Public weighs in on downtown New Richmond's future
New Richmond's downtown area study kicked off with a community cook-out and input-gathering session Aug. 29.
According to Dan Koski, project manager and city engineer and street superintendent, about 68 people attended the event held at Glover Park.
"We were really happy with the turnout and the comments that we collected," he said.
There were a number of events occurring that same evening, such as school open houses, so Koski said he wasn't sure how many people would turn out for the two-hour event.
"We were a little worried, but it turned out well," he said.
Apart from enjoying a free meal, those in attendance mingled among five stations where community input was being gathered.
After registering at one table, those participating went to stations gathering comments and suggestions on topics that included transportation, economic development and business, WeTEC building and land/zoning issues.
Participants were asked to answer a few questions at each station, such as "What types of businesses do you feel are missing in our downtown area," "Do you think the City of New Richmond should retain ownership of the WeTEC building," "Do you feel there's enough parking downtown," and "Have you noticed features in other communities that you would like you see included in downtown New Richmond?"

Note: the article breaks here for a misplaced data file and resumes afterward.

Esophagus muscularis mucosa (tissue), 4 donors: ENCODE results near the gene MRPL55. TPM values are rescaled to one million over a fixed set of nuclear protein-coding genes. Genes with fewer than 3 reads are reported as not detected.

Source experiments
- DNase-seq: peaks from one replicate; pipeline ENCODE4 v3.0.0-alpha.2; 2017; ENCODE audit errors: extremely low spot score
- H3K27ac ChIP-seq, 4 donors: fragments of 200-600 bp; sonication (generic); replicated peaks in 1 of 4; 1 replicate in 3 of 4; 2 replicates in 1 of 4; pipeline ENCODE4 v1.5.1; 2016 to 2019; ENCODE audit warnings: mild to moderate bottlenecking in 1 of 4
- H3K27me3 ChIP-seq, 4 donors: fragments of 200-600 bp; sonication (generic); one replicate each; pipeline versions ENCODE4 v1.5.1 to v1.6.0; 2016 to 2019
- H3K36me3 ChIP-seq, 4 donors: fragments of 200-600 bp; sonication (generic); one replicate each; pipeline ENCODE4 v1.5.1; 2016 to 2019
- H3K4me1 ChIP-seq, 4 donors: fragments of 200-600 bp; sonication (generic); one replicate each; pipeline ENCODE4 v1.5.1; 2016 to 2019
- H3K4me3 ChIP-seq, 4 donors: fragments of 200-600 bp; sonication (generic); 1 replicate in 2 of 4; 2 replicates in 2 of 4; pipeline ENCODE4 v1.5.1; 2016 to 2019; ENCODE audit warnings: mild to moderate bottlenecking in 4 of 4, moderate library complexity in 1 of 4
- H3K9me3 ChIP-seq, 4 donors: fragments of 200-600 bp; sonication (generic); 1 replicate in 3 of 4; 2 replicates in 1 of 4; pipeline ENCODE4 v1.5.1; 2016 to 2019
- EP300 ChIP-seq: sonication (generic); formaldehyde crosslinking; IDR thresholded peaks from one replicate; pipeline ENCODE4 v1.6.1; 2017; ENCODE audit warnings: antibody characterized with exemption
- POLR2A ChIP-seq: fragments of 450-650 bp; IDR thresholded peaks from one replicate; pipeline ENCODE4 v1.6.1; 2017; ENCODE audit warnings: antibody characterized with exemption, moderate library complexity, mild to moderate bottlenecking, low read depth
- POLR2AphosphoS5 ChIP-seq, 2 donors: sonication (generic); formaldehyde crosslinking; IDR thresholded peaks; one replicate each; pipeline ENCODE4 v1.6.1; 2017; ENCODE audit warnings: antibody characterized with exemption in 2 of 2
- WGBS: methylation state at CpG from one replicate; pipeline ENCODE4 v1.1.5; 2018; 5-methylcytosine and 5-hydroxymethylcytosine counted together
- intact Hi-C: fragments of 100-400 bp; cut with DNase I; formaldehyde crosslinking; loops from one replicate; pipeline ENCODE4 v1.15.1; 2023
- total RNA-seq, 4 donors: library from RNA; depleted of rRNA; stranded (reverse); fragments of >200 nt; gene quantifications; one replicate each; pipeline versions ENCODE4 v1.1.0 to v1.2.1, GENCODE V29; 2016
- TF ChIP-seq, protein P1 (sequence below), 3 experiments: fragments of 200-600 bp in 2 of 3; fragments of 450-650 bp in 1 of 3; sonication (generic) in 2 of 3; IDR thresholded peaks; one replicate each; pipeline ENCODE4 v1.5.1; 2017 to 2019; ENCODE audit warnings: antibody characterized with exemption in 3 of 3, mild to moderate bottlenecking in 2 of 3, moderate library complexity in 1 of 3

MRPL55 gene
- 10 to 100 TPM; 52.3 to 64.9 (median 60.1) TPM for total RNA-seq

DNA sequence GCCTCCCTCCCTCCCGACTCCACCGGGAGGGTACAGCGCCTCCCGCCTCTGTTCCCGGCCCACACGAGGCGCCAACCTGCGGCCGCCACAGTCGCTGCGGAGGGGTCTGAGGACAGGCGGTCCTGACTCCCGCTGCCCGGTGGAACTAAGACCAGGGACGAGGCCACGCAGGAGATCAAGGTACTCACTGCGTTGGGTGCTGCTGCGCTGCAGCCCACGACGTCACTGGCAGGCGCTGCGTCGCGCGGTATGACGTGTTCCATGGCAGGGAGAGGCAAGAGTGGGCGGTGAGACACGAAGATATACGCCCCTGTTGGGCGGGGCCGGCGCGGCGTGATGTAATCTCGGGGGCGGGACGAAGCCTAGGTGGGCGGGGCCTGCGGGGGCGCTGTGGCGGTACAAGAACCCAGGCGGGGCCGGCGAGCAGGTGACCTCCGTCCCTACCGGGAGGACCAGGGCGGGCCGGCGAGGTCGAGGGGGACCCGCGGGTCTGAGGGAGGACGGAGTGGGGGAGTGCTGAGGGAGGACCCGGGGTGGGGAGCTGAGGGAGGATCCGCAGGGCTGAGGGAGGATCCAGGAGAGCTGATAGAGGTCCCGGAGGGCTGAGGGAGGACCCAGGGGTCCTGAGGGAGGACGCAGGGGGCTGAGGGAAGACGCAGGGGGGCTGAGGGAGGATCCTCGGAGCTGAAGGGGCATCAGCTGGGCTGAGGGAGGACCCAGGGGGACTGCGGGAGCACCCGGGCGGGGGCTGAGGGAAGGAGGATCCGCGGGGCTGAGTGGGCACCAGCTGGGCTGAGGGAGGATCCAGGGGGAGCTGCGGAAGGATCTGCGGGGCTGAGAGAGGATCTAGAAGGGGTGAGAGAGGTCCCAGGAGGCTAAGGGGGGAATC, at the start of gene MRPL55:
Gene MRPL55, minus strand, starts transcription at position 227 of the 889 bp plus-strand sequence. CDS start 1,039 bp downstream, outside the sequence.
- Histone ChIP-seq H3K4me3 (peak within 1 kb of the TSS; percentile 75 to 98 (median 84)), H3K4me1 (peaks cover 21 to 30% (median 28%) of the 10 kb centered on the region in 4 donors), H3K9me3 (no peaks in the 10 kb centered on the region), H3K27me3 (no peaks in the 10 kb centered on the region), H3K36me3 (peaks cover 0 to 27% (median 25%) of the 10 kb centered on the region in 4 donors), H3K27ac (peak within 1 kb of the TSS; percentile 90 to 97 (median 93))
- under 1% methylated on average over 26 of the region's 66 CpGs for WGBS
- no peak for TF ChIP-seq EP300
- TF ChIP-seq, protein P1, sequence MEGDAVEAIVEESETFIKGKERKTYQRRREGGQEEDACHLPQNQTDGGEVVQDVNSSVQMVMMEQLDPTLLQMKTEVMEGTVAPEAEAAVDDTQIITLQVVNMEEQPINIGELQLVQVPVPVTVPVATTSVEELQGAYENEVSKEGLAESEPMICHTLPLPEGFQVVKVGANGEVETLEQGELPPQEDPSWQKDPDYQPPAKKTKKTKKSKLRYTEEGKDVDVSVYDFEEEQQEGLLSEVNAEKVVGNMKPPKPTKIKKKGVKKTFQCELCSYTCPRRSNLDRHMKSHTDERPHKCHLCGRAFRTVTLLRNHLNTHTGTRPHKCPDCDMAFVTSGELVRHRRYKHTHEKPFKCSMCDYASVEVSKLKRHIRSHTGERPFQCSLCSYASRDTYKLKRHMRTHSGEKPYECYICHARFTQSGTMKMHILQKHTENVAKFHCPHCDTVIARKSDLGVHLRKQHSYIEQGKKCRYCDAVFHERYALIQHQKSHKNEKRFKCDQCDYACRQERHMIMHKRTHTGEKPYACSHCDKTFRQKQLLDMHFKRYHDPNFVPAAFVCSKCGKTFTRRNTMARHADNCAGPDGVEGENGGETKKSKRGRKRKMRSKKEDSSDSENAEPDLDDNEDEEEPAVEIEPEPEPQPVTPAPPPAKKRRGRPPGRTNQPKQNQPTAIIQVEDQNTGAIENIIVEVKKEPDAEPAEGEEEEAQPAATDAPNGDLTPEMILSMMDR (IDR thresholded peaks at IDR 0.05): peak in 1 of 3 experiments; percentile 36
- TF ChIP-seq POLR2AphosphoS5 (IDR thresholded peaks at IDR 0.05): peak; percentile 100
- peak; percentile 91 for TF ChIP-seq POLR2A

Koski said a lot of the early input has centered around the walk-ability of the downtown district. Other issues brought up included the heavy traffic along Knowles Avenue and the WeTEC building's future.
"And a big goal of many was to make the downtown more of a destination," he said.
The responses to all the questions will soon be compiled into a report, according to Koski, and the suggestions will be considered as the eventual long-range plan for the city's downtown is developed.
Koski said two additional listening sessions are being planned to gather more input from the public. One session will be held in October and another in November.
Those unable to attending any of the listening sessions will have an opportunity to have their voices heard. Koski said web-based surveys and paper surveys will be available for completion in the coming weeks.
Once all the input sessions and surveys are completed, the city staff will create a final report. A public hearing will be scheduled in December to identify any final tweaks needed in the plan.
The study will then be forwarded to the city council for final approval. After that, the plan will move into its implementation stage.
The goal of the study is to formulate a plan that will help revitalize downtown district and address any issues that people are aware of.
Anyone wishing more information can contact Koski at 715-246-4268 or firstname.lastname@example.org.